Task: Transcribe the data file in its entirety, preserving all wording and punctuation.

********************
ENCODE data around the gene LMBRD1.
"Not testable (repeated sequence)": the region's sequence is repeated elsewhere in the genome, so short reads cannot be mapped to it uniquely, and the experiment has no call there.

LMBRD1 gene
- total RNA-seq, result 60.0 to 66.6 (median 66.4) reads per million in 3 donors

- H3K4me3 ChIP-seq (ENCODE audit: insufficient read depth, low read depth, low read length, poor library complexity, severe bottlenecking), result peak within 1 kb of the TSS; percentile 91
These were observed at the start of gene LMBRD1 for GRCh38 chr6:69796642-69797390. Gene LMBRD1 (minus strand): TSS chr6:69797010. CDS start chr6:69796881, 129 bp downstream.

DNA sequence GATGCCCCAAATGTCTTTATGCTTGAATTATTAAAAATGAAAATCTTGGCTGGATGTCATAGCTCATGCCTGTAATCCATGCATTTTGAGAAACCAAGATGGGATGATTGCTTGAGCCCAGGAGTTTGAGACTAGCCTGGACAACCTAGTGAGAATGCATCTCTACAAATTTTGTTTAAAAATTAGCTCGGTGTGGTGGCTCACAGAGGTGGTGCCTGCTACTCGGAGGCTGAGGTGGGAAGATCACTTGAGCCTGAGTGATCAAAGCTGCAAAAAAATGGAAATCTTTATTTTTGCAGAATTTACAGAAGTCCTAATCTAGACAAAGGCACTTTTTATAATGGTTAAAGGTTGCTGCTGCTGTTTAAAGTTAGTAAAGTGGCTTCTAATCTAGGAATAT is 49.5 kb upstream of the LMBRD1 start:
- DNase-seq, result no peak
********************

ENCODE data around the gene LMBRD1.
"Not testable (repeated sequence)": the region's sequence is repeated elsewhere in the genome, so short reads cannot be mapped to it uniquely, and the experiment has no call there.

LMBRD1 gene
- total RNA-seq, result 60.0 to 66.6 (median 66.4) reads per million in 3 donors

- H3K4me3 ChIP-seq (ENCODE audit: insufficient read depth, low read depth, low read length, poor library complexity, severe bottlenecking), result peak within 1 kb of the TSS; percentile 91
These were observed at the start of gene LMBRD1 for GRCh38 chr6:69796642-69797390. Gene LMBRD1 (minus strand): TSS chr6:69797010. CDS start chr6:69796881, 129 bp downstream.

DNA sequence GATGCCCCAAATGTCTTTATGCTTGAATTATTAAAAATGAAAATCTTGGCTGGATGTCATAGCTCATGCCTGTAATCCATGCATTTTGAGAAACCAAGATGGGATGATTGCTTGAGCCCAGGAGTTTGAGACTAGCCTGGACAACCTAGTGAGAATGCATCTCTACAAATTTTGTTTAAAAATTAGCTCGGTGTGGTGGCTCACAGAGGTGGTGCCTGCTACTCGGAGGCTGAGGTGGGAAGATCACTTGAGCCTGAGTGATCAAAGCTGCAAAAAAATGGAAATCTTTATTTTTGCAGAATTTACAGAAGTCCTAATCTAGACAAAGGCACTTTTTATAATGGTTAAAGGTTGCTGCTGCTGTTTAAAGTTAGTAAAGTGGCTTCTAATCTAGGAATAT is 49.5 kb upstream of the LMBRD1 start:
- DNase-seq, result no peak